A new study released by the United States Centers for Disease Control and Prevention (CDC) showed that over 65,000 children end up in emergency rooms every year over adverse reactions to antibiotics, most commonly due to allergic reactions to the drugs.
The study, published in the Journal of the American Medical Association on November 22, looked at the medical records of almost 6,000 children 18 and under and found that the most common allergic reactions included difficulty breathing, swelling of the throat and mouth, hives and skin rashes. Other patients suffered from muscle weakness, headaches, fainting, dizziness, diarrhea and stomach cramping.
Other children developed a far more serious infection, candida, after taking these drugs. Candida is a type of fungus that is known to cause yeast infections as well as C. difficile, a potentially deadly bacterium that causes a dangerous type of diarrhea. If the antibiotics administered to these children wipe the protective bacteria from their bodies, it can leave them vulnerable to attack from these germs.
The CDC study found that 8 of the 15 most problematic drugs included commonly administered antibiotics like:
- Clindamycin (Cleosin and generic)
- Azithromycin (Z-Pak, Zithromax and generic)
- Amoxicillin (Moxatag, Amoxil and generic)
Side effects from taking antibiotics were the most common reason children under 6 years old ended up in the ER, and those same drugs were also responsible for almost one in three ER visits for patients between the ages of 6 and 19.
A troubling thing to note is that, for many of these patients, they didn’t even need antibiotics to begin with. According to an analyses conducted by the CDC in 2011, more than half of all antibiotic prescriptions for children under the age of 15 were for respiratory tract infections. These infections are frequently caused by a virus, which cannot be treated with antibiotics. Medical organizations like the Infectious Diseases Society of America and the American Academy of Pediatrics advise against using antibiotics to treat common childhood aliments like sore throats not caused by strep, coughs and colds.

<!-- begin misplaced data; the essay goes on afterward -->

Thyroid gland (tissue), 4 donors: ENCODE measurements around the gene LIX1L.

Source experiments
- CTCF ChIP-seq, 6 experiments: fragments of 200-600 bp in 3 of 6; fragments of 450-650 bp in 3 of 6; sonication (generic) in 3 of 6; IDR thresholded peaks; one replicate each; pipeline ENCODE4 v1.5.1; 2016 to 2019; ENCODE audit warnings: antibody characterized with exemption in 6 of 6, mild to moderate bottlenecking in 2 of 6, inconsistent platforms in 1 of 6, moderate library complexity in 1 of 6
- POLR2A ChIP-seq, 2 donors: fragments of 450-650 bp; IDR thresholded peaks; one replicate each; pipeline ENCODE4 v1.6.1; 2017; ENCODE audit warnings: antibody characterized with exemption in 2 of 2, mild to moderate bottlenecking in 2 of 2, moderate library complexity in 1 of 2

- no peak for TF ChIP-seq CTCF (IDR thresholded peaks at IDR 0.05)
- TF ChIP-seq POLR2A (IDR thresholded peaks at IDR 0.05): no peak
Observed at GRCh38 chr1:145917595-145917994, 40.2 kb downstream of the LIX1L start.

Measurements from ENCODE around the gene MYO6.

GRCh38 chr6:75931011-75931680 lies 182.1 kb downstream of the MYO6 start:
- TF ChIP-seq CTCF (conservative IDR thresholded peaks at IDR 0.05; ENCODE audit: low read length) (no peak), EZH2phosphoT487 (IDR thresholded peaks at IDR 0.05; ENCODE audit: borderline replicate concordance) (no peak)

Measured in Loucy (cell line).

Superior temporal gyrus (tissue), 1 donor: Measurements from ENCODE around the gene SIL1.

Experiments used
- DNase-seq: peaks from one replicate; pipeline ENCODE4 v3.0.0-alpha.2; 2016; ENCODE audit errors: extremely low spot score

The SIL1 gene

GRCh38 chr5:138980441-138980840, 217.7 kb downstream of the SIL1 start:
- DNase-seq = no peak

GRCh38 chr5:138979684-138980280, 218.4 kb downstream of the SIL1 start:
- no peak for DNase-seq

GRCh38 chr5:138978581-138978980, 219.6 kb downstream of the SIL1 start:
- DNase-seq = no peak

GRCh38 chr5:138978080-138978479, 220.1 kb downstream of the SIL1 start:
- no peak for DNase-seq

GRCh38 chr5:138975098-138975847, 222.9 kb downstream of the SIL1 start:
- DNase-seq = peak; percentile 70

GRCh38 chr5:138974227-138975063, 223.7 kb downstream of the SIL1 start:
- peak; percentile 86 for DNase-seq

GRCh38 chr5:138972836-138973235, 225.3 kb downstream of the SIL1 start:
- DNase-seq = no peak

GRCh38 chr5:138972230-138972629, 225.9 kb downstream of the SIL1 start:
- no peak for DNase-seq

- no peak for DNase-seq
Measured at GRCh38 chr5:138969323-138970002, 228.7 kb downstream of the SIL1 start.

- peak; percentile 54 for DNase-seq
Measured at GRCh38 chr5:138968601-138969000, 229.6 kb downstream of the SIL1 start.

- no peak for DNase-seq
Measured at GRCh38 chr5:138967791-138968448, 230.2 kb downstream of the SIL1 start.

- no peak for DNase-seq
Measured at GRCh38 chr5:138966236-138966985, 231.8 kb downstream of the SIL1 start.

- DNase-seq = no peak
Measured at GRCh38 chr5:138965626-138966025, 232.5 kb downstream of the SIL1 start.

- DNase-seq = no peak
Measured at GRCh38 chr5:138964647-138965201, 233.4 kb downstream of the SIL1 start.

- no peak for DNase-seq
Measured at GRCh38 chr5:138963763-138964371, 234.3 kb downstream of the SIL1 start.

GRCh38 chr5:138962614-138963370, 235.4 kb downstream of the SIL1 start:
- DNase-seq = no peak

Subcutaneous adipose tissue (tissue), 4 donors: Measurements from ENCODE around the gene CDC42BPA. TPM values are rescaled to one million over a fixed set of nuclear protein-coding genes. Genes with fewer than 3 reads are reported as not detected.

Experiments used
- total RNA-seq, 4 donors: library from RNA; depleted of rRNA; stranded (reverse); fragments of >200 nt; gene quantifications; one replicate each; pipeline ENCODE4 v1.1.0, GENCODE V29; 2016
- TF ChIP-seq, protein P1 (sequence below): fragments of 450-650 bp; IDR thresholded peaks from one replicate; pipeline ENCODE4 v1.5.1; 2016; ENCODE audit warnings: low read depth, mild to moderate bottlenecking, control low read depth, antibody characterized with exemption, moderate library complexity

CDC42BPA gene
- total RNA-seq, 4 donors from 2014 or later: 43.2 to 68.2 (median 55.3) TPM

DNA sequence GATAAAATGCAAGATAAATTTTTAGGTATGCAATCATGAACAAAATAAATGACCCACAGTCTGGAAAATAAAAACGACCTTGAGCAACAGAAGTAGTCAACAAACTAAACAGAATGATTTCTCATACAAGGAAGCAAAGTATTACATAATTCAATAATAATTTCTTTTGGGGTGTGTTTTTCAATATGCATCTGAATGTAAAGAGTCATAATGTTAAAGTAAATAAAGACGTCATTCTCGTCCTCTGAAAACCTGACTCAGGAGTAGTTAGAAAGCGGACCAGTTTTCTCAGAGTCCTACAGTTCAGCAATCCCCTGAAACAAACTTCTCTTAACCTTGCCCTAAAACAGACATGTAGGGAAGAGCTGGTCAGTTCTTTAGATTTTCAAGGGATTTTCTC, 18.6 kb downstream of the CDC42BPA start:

Adam Hersh, M.D., Ph.D., an associate professor at the University of Utah in Salt Lake City’s Division of Pediatric Infectious Disease said that:
“Many antibiotic prescriptions are not necessary to begin with… Cold, the flu, and other respiratory infections are typically caused by viruses. And antibiotics don’t work against viruses.”
How Do I Keep My Child Safe?
The best way to keep your child safe from landing in the ER because of these types of side effects is to learn when antibiotics are truly necessary and when they should be avoided. Not only do they not help treat viral infections, overuse of these drugs has led to the rise of deadly antibiotic-resistant superbugs. According to the CDC, at least 2 million people are infected by these types of bacteria every year, and 23,000 people or more die as a direct result of their infections.
ER visits are incredibly stressful events for both the patient in dire need of assistance as well as their family and loved ones. If your child was sent to the ER after receiving an unnecessary antibiotic prescription, you may be able to file a lawsuit to secure compensation to cover their medical bills and any other damages incurred. At Bailey Cowan Heckaman PLLC Cowan Heckaman, our Houston drug injury lawyers have spent their careers fighting for the rights of injured victims and are ready to provide you with the legal representation you require in your time of need. Give us a call at (888) 367-7160 to speak with a member of our firm, or fill out our online form to give us the details of your case and request a free case evaluation today.